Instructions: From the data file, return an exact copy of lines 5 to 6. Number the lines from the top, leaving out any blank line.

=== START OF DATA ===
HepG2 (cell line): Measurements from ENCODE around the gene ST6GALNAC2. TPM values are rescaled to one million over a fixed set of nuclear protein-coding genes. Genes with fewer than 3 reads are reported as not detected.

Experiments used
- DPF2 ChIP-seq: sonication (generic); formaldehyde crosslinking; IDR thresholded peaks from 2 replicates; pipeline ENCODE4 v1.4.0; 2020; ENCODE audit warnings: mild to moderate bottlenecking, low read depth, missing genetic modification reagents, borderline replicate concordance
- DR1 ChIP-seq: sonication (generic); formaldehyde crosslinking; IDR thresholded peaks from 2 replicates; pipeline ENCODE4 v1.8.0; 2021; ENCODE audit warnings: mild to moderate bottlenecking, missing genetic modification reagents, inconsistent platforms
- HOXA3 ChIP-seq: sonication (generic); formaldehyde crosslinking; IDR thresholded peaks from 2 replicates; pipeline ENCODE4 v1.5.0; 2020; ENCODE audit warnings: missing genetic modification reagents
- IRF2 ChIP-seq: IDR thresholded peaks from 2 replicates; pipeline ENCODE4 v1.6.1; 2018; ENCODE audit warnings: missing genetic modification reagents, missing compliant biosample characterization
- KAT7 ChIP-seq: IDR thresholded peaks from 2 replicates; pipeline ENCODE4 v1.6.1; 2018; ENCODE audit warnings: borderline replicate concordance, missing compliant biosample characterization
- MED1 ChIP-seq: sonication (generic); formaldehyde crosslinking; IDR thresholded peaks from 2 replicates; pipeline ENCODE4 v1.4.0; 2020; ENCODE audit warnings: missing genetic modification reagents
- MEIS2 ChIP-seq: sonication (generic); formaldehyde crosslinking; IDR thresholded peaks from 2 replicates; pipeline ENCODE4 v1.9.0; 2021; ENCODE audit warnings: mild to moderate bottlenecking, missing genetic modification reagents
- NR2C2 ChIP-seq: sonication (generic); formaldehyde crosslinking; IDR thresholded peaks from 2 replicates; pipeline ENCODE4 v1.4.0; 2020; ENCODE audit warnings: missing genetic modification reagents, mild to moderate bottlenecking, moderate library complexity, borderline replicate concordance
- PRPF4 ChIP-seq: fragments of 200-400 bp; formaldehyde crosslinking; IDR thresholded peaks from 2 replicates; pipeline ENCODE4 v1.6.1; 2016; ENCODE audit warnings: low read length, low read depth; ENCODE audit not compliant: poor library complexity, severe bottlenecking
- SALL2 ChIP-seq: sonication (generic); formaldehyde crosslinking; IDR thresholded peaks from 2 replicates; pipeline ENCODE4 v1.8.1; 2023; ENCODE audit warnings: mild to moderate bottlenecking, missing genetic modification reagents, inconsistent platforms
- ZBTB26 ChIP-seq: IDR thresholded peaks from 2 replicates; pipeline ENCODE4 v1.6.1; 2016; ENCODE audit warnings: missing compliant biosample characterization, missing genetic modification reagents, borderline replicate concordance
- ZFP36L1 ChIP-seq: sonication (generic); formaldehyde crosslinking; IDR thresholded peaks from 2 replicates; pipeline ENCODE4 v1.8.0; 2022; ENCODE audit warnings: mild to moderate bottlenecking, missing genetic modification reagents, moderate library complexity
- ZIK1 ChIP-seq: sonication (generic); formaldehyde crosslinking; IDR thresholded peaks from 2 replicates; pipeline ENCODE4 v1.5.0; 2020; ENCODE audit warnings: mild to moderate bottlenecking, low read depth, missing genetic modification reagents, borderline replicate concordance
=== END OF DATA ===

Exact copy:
- HOXA3 ChIP-seq: sonication (generic); formaldehyde crosslinking; IDR thresholded peaks from 2 replicates; pipeline ENCODE4 v1.5.0; 2020; ENCODE audit warnings: missing genetic modification reagents
- IRF2 ChIP-seq: IDR thresholded peaks from 2 replicates; pipeline ENCODE4 v1.6.1; 2018; ENCODE audit warnings: missing genetic modification reagents, missing compliant biosample characterization